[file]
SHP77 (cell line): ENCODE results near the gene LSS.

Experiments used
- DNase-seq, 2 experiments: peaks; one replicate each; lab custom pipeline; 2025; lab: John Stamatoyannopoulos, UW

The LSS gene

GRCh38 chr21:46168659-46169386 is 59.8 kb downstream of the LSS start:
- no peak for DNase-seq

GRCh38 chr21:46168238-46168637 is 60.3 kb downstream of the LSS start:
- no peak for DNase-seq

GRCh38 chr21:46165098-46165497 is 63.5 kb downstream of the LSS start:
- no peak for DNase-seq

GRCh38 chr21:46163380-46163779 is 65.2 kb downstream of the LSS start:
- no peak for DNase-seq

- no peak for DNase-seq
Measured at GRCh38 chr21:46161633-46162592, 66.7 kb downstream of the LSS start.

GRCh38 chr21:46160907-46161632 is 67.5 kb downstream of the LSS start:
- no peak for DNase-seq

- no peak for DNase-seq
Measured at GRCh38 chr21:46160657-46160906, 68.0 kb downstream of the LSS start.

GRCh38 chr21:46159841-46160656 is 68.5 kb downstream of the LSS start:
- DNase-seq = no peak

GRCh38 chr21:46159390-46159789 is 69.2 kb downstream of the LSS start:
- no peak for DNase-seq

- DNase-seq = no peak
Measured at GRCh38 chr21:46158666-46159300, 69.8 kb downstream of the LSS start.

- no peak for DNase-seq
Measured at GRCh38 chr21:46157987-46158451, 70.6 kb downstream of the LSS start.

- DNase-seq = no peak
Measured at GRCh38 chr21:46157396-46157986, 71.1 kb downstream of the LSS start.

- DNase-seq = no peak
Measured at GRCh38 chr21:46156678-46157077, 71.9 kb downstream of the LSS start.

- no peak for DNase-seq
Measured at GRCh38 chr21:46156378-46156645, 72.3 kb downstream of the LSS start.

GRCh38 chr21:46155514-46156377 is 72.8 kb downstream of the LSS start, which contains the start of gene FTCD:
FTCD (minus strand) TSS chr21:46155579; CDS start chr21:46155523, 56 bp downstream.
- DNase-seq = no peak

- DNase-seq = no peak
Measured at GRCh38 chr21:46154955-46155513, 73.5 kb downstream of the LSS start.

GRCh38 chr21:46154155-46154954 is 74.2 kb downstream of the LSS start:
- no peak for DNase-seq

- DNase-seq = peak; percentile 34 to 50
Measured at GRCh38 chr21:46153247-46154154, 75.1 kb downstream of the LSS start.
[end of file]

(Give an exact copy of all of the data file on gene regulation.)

SHP77 (cell line): ENCODE results near the gene LSS.

Experiments used
- DNase-seq, 2 experiments: peaks; one replicate each; lab custom pipeline; 2025; lab: John Stamatoyannopoulos, UW

The LSS gene

GRCh38 chr21:46168659-46169386 is 59.8 kb downstream of the LSS start:
- no peak for DNase-seq

GRCh38 chr21:46168238-46168637 is 60.3 kb downstream of the LSS start:
- no peak for DNase-seq

GRCh38 chr21:46165098-46165497 is 63.5 kb downstream of the LSS start:
- no peak for DNase-seq

GRCh38 chr21:46163380-46163779 is 65.2 kb downstream of the LSS start:
- no peak for DNase-seq

- no peak for DNase-seq
Measured at GRCh38 chr21:46161633-46162592, 66.7 kb downstream of the LSS start.

GRCh38 chr21:46160907-46161632 is 67.5 kb downstream of the LSS start:
- no peak for DNase-seq

- no peak for DNase-seq
Measured at GRCh38 chr21:46160657-46160906, 68.0 kb downstream of the LSS start.

GRCh38 chr21:46159841-46160656 is 68.5 kb downstream of the LSS start:
- DNase-seq = no peak

GRCh38 chr21:46159390-46159789 is 69.2 kb downstream of the LSS start:
- no peak for DNase-seq

- DNase-seq = no peak
Measured at GRCh38 chr21:46158666-46159300, 69.8 kb downstream of the LSS start.

- no peak for DNase-seq
Measured at GRCh38 chr21:46157987-46158451, 70.6 kb downstream of the LSS start.

- DNase-seq = no peak
Measured at GRCh38 chr21:46157396-46157986, 71.1 kb downstream of the LSS start.

- DNase-seq = no peak
Measured at GRCh38 chr21:46156678-46157077, 71.9 kb downstream of the LSS start.

- no peak for DNase-seq
Measured at GRCh38 chr21:46156378-46156645, 72.3 kb downstream of the LSS start.

GRCh38 chr21:46155514-46156377 is 72.8 kb downstream of the LSS start, which contains the start of gene FTCD:
FTCD (minus strand) TSS chr21:46155579; CDS start chr21:46155523, 56 bp downstream.
- DNase-seq = no peak

- DNase-seq = no peak
Measured at GRCh38 chr21:46154955-46155513, 73.5 kb downstream of the LSS start.

GRCh38 chr21:46154155-46154954 is 74.2 kb downstream of the LSS start:
- no peak for DNase-seq

- DNase-seq = peak; percentile 34 to 50
Measured at GRCh38 chr21:46153247-46154154, 75.1 kb downstream of the LSS start.